Here’s how We Heard You Like Books describe Kodak Mantra Diaries:

For two weeks in 1967, London’s Roundhouse hosted The Congress on the Dialectics for the Demystification of Violence, a counterculture happening showcasing R.D. Laing, Gregory Bateson, Emmett Grogan, Stokely Carmichael and Herbert Marcuse. The event’s acknowledged star was Allen Ginsberg.

As he pronounced to radical England, Ginsberg was followed by a young filmmaker with a commission from West German television to produce a documentary on the poet. That filmmaker’s name was Iain Sinclair.

Four years later, Sinclair gathered his notes and photographs of the experience and published Kodak Mantra Diaries on his own Albion Village Press. Wrestling with his brush with the poet and 1960s radical politics, Sinclair produced an astonishing prose debut, setting the template for his later works of non-fiction.

We Heard You Like Books is pleased to present the first hardcover edition of this little seen classic, accompanied by new texts which track Sinclair’s continuing fascination with the survivors of the Beat Generation, and record random encounters in the years that followed his initial engagement.We Heard You Like Books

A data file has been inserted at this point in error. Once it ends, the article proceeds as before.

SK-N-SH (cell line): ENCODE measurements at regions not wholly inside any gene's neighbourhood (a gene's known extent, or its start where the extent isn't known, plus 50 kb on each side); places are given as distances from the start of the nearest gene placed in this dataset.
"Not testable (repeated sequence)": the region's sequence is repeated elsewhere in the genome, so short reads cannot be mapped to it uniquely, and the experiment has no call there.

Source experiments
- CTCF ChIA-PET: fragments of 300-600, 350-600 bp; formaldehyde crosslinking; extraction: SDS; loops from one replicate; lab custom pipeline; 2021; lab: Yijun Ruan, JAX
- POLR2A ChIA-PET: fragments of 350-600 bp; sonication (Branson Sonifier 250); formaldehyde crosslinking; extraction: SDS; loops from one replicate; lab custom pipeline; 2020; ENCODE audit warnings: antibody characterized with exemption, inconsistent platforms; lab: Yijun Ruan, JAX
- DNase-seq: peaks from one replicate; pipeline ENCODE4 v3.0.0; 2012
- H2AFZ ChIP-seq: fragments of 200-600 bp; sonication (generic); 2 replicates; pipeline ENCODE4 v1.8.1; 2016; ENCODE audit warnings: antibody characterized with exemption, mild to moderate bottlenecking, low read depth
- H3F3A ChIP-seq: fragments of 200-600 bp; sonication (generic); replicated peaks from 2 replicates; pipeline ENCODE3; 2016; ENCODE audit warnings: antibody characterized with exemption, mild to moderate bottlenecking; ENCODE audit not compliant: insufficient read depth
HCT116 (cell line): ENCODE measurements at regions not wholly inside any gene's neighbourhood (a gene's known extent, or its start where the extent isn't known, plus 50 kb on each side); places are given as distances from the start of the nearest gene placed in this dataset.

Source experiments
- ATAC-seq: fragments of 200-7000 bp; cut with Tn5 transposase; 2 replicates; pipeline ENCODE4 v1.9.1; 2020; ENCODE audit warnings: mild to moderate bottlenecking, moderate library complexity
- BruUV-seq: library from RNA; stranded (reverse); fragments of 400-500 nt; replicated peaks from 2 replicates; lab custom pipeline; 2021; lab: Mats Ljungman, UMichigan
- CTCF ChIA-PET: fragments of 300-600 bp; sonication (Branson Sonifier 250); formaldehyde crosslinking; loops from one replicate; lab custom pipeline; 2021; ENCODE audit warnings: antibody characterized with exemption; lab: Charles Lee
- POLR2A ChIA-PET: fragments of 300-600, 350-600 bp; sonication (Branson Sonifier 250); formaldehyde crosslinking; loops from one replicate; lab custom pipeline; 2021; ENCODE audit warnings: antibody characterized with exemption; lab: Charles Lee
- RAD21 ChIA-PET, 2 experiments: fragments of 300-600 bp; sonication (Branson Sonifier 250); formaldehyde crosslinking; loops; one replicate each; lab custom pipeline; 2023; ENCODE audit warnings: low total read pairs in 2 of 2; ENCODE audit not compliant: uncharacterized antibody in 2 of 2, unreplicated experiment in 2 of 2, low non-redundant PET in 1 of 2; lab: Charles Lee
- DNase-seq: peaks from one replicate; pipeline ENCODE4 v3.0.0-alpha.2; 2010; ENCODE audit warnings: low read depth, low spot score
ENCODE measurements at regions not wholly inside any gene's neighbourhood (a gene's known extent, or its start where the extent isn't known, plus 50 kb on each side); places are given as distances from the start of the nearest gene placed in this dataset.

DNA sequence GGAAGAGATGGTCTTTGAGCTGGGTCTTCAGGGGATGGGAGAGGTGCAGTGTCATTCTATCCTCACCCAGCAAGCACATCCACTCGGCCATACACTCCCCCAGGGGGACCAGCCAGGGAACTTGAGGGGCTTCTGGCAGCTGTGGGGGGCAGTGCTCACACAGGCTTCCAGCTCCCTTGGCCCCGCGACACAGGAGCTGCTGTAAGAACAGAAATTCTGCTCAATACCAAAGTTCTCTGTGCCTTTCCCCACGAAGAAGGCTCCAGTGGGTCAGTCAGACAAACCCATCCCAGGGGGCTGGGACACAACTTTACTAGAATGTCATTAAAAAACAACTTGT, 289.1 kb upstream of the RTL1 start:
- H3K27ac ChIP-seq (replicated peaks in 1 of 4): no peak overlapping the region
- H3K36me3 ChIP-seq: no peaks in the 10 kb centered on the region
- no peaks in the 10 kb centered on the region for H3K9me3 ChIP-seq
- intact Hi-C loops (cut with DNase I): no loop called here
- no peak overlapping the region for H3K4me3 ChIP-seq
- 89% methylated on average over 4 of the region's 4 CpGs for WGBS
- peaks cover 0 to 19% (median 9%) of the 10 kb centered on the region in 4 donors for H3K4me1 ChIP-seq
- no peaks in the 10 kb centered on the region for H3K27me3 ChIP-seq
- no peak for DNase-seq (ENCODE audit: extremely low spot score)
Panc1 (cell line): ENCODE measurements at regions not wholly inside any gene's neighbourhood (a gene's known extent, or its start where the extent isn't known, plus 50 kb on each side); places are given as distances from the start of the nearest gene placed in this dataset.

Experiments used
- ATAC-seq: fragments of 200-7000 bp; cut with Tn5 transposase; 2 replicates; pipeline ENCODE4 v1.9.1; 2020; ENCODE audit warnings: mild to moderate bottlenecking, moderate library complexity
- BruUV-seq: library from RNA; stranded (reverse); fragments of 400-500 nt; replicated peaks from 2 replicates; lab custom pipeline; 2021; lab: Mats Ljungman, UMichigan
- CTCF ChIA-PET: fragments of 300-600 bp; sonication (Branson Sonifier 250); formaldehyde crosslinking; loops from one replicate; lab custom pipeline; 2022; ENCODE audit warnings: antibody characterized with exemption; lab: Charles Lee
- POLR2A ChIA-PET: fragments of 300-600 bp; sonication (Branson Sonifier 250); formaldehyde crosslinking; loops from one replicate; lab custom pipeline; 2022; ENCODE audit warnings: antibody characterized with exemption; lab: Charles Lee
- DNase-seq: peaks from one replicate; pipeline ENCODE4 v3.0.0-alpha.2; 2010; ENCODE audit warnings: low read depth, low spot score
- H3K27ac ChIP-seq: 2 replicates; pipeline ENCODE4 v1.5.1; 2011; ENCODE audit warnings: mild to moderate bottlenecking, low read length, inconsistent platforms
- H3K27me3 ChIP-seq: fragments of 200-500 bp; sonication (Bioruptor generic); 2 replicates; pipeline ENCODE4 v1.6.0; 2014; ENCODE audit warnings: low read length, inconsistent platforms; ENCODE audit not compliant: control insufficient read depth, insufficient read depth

London Overground on London Live and Earls Court

So I ended up talking about my London Overground film with Iain Sinclair on London Live 1 0’clock news the other Sunday. The screening at Leytonstone Pop-Up Cinema the following Wednesday saw the biggest turn-out we’ve ever had at the film club in the 8 years we’ve been doing it. It was a nice homecoming for the film and there was an interesting Q&A afterwards.

 

John Rogers Leytonstone

Tonight I’ll be showing some clips from the film at the Earl’s Court Fringe Film Night with an extended cut of the footage shot in Brompton Cemetery with Andrew Kotting dressed as the Straw Bear and Iain Sinclair talking about some peculiar associations mostly notably Williams Boroughs sitting atop the tombstones making strange recordings of the dead.

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The next screening of the full-length film will be at the Swedenborg Film Festival in Bloomsbury on Saturday 26th November alongside Andrew Kotting’s new film Edith Walks.